Environmental activists have raised concerns about the government’s Tawi riverfront development project in Jammu and Kashmir stating that it poses a threat to the environment, as the impacts of climate change worsen.
The 530-crore project aims to rejuvenate groundwater sources by creating an artificial lake and wayside amenities to boost tourism. Last year, Jammu and Kashmir’s Lieutenant Governor Manoj Sinha had laid the foundation stone for the project, after it encountered several delays over the past 13 years. At an inspectional visit in March 2023, he told the media that the vibrant riverfront will ensure urban infrastructure sustainability, unique business opportunities and will enhance the quality of life of the citizens.
The project is being developed on the lines of the Sabarmati riverfront in Gujarat. Incidentally, the Sabarmati river submerged at least four times in recent years: 2006, 2011, 2015 and 2017.
The Tawi river, which flows through the city of Jammu, is one of the major left-bank tributaries of the river Chenab. It is a major source of drinking water for the old city and is also considered sacred in Hinduism. However, the untreated sewage discharged, pollutes the river, that passes through the city. In recent years, the flow of water in the river too, has been decreasing.
The (riverfront development) project will increase the aesthetic value of Tawi by enhancing natural purifying capabilities, as well as promoting environmental and urban infrastructure sustainability, said Avny Lavasa, the former Chief Executive Officer of Jammu Smart City Ltd (JSCL), which is one of the partners for the river development, in a media report in January. Lavasa is now Deputy Commissioner Jammu.
Activists Resist The Development Plan
A youth group called Friends of River Tawi (FORT), is resisting the government plan for riverfront development on Tawi and is raising awareness among the public about the possible negative impacts of the project. Anmol Ohori, a member of FORT, told Mongabay India that the project, on paper, aims to beautify the city and boost tourism and that “it is more focused on commercialisation and concretisation”. “This will be destructive [to the environment] as the climate crisis worsens, and Jammu and Kashmir being one of the Himalayan states will bear the brunt of it.”
Ohori added that their team of climate experts has raised concerns regarding the project, claiming that it is being developed by reclaiming a large patch of land from the riverbed, starting from the riverbank inside the river, approximately 200 feet each from both sides. “This will decrease the width of the river at the heart of the city, which will in turn, increase the pressure of the water flow in river Tawi, further increasing the possibility of flooding,” he said.
On June 5, the youth group staged a protest against the project. In a memorandum that they handed over to the government officials, they stated that currently the river’s course has been temporarily changed for ease of construction and no preservation of natural habitat in and around the river has been taken into consideration before doing so. “What measures are being taken to protect the river’s ecosystem during and after the development project?” the memorandum asks.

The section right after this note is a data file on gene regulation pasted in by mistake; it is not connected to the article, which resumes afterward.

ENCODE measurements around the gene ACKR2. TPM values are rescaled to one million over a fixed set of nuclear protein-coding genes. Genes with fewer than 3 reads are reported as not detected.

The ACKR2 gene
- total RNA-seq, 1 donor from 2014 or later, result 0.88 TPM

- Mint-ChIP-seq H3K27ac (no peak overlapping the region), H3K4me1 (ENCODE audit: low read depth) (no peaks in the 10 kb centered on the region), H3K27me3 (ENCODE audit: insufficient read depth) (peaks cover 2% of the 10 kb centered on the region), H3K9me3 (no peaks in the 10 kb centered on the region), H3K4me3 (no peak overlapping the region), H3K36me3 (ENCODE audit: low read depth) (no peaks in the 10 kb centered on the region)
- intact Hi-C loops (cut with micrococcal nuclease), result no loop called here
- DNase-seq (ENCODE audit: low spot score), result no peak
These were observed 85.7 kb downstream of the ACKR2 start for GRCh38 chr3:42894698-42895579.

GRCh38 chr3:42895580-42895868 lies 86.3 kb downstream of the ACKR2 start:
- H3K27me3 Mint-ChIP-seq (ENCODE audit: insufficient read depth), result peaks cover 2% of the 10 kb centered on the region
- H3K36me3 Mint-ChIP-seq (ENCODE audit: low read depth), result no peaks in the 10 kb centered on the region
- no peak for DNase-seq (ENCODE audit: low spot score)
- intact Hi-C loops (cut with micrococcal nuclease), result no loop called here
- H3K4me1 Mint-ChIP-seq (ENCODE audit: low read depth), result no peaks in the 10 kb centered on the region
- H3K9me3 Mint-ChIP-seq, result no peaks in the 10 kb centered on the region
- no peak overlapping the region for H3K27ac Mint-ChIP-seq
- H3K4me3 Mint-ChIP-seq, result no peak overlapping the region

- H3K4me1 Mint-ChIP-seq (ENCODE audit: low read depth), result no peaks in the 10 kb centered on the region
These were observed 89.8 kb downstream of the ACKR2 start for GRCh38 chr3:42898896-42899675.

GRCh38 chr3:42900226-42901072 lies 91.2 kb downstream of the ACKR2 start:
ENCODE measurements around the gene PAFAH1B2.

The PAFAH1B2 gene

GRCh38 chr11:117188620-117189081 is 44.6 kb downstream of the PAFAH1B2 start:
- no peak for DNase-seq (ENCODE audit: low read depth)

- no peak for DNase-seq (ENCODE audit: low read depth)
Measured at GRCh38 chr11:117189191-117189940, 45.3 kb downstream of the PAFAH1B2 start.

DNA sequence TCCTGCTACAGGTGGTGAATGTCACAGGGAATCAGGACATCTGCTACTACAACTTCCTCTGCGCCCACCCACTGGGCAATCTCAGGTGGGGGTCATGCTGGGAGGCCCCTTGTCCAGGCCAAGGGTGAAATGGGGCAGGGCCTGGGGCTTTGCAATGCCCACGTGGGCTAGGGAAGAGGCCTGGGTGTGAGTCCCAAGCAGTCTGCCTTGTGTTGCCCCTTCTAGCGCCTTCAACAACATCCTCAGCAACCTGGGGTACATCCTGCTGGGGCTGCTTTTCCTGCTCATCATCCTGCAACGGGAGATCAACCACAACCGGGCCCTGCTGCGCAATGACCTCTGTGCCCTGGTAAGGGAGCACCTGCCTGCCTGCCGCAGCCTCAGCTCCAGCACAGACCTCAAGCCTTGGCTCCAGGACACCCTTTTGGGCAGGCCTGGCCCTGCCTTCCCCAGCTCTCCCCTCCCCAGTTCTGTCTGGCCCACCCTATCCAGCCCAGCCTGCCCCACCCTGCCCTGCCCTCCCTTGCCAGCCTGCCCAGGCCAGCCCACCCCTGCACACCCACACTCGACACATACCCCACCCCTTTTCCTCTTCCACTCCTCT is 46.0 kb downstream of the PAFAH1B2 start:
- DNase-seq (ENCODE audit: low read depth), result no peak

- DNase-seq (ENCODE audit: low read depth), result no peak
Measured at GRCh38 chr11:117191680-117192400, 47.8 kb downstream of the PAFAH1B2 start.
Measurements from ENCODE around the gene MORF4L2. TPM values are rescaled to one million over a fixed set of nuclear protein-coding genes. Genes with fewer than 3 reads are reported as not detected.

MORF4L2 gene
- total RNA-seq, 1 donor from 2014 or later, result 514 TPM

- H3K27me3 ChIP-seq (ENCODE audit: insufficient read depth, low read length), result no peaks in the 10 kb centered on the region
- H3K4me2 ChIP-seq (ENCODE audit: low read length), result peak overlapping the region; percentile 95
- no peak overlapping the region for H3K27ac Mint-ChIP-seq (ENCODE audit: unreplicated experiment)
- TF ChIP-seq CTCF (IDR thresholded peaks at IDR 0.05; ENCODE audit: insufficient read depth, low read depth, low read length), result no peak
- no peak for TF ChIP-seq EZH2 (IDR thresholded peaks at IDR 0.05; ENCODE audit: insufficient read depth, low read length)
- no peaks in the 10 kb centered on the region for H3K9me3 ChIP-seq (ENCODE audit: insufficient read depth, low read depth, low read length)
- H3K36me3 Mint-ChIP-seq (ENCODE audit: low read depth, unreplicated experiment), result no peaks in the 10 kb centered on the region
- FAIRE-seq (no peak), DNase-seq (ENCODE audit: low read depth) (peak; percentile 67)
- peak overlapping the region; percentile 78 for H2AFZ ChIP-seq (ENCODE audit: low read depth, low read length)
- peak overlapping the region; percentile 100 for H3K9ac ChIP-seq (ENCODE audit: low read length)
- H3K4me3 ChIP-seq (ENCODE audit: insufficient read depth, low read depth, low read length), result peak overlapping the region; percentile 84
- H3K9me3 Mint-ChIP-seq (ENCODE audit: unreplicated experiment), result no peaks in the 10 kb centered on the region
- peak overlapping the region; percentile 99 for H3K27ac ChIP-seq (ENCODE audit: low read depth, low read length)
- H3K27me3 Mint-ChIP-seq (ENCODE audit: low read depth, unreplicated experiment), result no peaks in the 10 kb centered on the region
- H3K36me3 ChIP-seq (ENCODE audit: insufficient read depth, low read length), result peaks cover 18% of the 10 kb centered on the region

Jammu-based environmentalist Rupak Chand told Mongabay India that public money is being wasted on this project. “If they [the government] want to beautify the Tawi, let them start the restoration process in the upper part. They are promoting business there, rather than nature.”
The Tawi river caused flooding in the adjoining areas in 2013, where the pressure of the water increased to an extent that a major part of the bridge that ran over the river collapsed. The city’s lower-lying areas had to bear a heavy loss of property. In 2020, during heavy rainfall, a portion of another bridge in Jammu collapsed, leading to the death of one person.
Bhushan Parimoo, another Jammu-based environmentalist, said, “Controlling the flow of the river will impact the already extinct aquatic life in the river. Before 1947, the river was home to more than 60 species of aquatic life, and this has already come down to four or five species due to constant neglect of the ecological status of the river.”
Ohori further added that owing to the hilly terrain of the Himalayan landscape, there is the possibility of cloudbursts too. According to him, as part of this Tawi front project, the authorities have shortened the streams of Tawi, which will directly affect the population of Jammu at the time of floods. “No loss of lives has been reported so far. But we believe if this project is made, there will be a loss of lives, particularly in urban Jammu areas,” he said.
“The project claims to mitigate floods by channelising the river,” he said. “For this, the river width is being decreased by approximately 420 feet. Doesn’t this pose a serious risk of flooding during heavy rain?” Ohori questioned.
Local residents also worry that the project is likely to impact the adjoining notified wetlands such as the Gharana Wetland, as the flow of water is artificially regulated, and this could impact the natural habitat of the migratory birds. Last year, the Jammu and Kashmir High Court modified an order dated November 17, 2016, which had imposed a blanket ban on mining in river Tawi for private persons. The revised order directed that the relevant authorities of the government were at liberty to get minor minerals extracted from Tawi, subject to strict adherence to the Rules of 2016 and the recommendations of the committees. The raw material used in this project are being taken from the riverbed of Tawi.
(Published under Creative Commons from Mongabay-India. Read the original article here)